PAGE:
Publications by authors named "Janaina Regina Bosso"

2 Publications

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Does Abrupt Weight Loss Caused by Bariatric Surgery Compromise the Voice in Women?

J Voice 2021 Apr 5. Epub 2021 Apr 5.

Department of Ophthalmology, Otorhinolaryngology, Head and Neck Surgery, São Paulo State University, Botucatu, SP, Brazil. Electronic address:

Objective: To evaluate vocal symptoms, voice characteristics and videolaryngoscopy in obese women before and after bariatric surgery.

Methods: Obese patients (18 to 59 years old), candidates for bariatric surgery were recruited. Evaluation times: T1 (preoperative), T2 (after six months), T3 (after 12 months). Evaluated parameters: weight, height, body mass index, abdominal and neck circumference, vocal self-assessment, perceptual and acoustic vocal assessment, and videolaryngoscopy.

Results: A total of 37 obese women were included, average age 40.8 years. There was a decrease in anthropometric measurements between the preoperative assessment and after 12 months: weight (121.18 ± 15.4 kg; 77.1 ± 11.6 kg), BMI (46.6 ± 6.95 kg/m; 30 ± kg/m), abdominal circumference (128 ± 16.1; 99.1 ± 12.1), and neck circumference (41.1 ± 5.85; 36.6 ± 3.02). Gastroesophageal (21.6%) and vocal symptoms (27%) prevailed. No difference was identified in vocal self-assessment between the evaluations. In the acoustic analysis, f0 increased and the soft phonation index decreased. The perceptual analysis registered lower scores for the degree of dysphonia (G) and voice instability (I). The maximum phonation time values increased without changing the s/z ratio. Videolaryngoscopies showed a posterior middle cleft and improvement in the signs of reflux.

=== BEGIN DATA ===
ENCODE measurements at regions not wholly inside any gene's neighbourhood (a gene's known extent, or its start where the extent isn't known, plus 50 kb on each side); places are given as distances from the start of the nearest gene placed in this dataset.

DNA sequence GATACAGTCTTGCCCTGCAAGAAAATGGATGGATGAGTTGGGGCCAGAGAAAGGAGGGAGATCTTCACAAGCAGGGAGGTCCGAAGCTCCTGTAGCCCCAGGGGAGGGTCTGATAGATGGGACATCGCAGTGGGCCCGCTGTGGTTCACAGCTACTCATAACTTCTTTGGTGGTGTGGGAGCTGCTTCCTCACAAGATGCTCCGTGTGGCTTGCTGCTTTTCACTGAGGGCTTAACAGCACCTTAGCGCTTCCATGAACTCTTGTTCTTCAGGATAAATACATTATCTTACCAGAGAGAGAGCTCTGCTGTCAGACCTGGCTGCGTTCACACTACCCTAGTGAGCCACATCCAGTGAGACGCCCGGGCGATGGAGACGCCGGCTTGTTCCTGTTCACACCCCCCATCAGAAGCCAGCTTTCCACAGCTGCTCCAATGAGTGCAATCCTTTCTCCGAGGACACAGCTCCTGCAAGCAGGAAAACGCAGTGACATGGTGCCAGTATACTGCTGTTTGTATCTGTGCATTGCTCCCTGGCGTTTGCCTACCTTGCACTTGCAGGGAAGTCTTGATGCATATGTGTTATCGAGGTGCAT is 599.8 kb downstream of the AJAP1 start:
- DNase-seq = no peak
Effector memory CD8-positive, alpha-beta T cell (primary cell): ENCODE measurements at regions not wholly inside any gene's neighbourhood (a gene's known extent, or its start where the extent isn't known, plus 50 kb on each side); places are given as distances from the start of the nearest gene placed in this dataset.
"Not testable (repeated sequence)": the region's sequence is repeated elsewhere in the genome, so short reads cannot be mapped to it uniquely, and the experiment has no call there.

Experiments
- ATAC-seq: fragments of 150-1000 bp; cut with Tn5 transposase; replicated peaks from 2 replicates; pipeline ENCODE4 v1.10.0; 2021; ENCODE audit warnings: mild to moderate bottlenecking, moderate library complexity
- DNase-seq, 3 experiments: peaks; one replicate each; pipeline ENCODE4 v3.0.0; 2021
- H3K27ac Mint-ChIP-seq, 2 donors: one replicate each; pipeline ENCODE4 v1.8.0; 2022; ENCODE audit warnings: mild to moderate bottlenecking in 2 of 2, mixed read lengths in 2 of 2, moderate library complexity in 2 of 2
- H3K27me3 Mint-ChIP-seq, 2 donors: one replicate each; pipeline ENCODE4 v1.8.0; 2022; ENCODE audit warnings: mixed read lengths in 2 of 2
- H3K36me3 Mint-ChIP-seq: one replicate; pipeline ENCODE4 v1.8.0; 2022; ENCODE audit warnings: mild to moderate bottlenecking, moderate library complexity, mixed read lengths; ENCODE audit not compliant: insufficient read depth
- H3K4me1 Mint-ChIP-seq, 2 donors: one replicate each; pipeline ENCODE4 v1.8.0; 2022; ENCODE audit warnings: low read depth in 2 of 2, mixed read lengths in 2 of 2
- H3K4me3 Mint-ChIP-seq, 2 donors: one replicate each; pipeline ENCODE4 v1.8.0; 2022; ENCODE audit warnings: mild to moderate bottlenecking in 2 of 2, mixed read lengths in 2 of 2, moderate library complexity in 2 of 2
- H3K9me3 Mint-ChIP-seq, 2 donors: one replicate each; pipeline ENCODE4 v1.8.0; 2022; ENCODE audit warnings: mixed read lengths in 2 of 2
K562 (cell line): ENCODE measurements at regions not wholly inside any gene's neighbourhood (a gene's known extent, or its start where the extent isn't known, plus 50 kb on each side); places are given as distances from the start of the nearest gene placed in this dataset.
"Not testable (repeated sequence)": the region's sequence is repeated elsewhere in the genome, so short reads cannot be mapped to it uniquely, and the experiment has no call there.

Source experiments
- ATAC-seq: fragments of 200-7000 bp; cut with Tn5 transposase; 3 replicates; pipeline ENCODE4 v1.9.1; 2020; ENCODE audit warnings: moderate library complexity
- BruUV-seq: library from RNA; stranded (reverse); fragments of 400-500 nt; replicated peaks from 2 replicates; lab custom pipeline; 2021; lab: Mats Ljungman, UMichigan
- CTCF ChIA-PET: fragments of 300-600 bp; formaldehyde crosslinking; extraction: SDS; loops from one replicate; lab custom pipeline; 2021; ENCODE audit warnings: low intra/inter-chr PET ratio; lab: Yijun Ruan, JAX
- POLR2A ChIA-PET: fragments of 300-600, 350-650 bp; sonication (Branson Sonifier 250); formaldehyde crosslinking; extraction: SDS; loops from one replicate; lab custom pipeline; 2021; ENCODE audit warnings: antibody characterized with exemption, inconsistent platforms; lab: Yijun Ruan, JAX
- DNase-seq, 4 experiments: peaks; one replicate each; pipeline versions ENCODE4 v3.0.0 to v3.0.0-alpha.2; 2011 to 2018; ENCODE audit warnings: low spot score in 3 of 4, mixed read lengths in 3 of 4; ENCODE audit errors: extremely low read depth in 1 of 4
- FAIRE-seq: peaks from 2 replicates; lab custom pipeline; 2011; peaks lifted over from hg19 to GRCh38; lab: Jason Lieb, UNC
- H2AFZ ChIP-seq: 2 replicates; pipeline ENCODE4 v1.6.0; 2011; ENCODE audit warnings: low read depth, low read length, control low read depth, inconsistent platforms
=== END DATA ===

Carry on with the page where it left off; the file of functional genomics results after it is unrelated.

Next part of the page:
Conclusions: Bariatric surgery led to an important and gradual decrease in anthropometric parameters. The voice became less hoarse, with higher pitch and more stable, with an improvement in maximum phonation time, however with slight breathiness. Such changes were not noticed by the patients.
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April 2021

Vocal Characteristics of Patients With Morbid Obesity.

J Voice 2021 Mar 21;35(2):329.e7-329.e11. Epub 2019 Oct 21.

Department of Surgery, São Paulo State University (Unesp), Botucatu, Sao Paulo, Brazil.

Introduction: Obesity modifies vocal characteristics, causing abnormal fat deposition in the abdominal region and upper airways. For some authors the voice of the obese is not different from nonobese and the vocal symptoms are scarce; for others dysphonia in obese is reported by 70% of them and the voice becomes hoarse, breathy, and unstable.

Objective: To characterize the voice of patients with morbid obesity.

Methods: Two groups were included: Obese (n-27), aged between 26 and 59 years, selected for bariatric surgery; Control (n-27), matched in age, with ideal weight for height.

Parameters: Vocal self-assessment (Vocal Disadvantage Index-IDV and Quality of Life and Voice-QVV); Perceptual-auditory vocal evaluation (GRBASI scale), maximum phonation time; Acoustic vocal analysis and Videolaryngoscopic exams.

Results: In obese, the most frequent symptoms were gastroesophageal and hoarseness. The vocal self-evaluation did not record any relevant complaints in both groups. In obese, the perceptual-auditory voice evaluations indicated significant changes in R (roughness), B (breathiness), I (instability), and S (tension) parameters. Acoustic vocal analysis recorded changes in the noise-harmonic ratio (NHR) and soft phonation index (SPI) parameters. The videolaryngoscopy examinations showed, in control and obese groups, respectively: normal: 92.5% and 55.5%; posterior pachydermia: 11.1% and 33.3%; mid-posterior bowing: 0% and 7.4%; edema/congestion: 0% and 7.40%.

Conclusion: The voice of the obese becomes discreetly hoarse, breathless, and unstable. The most frequent videolaryngoscopic findings in obese patients are hyperemia and edema of vocal folds and posterior pachydermia, related to acid laryngitis, secondary to gastroesophageal reflux.
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March 2021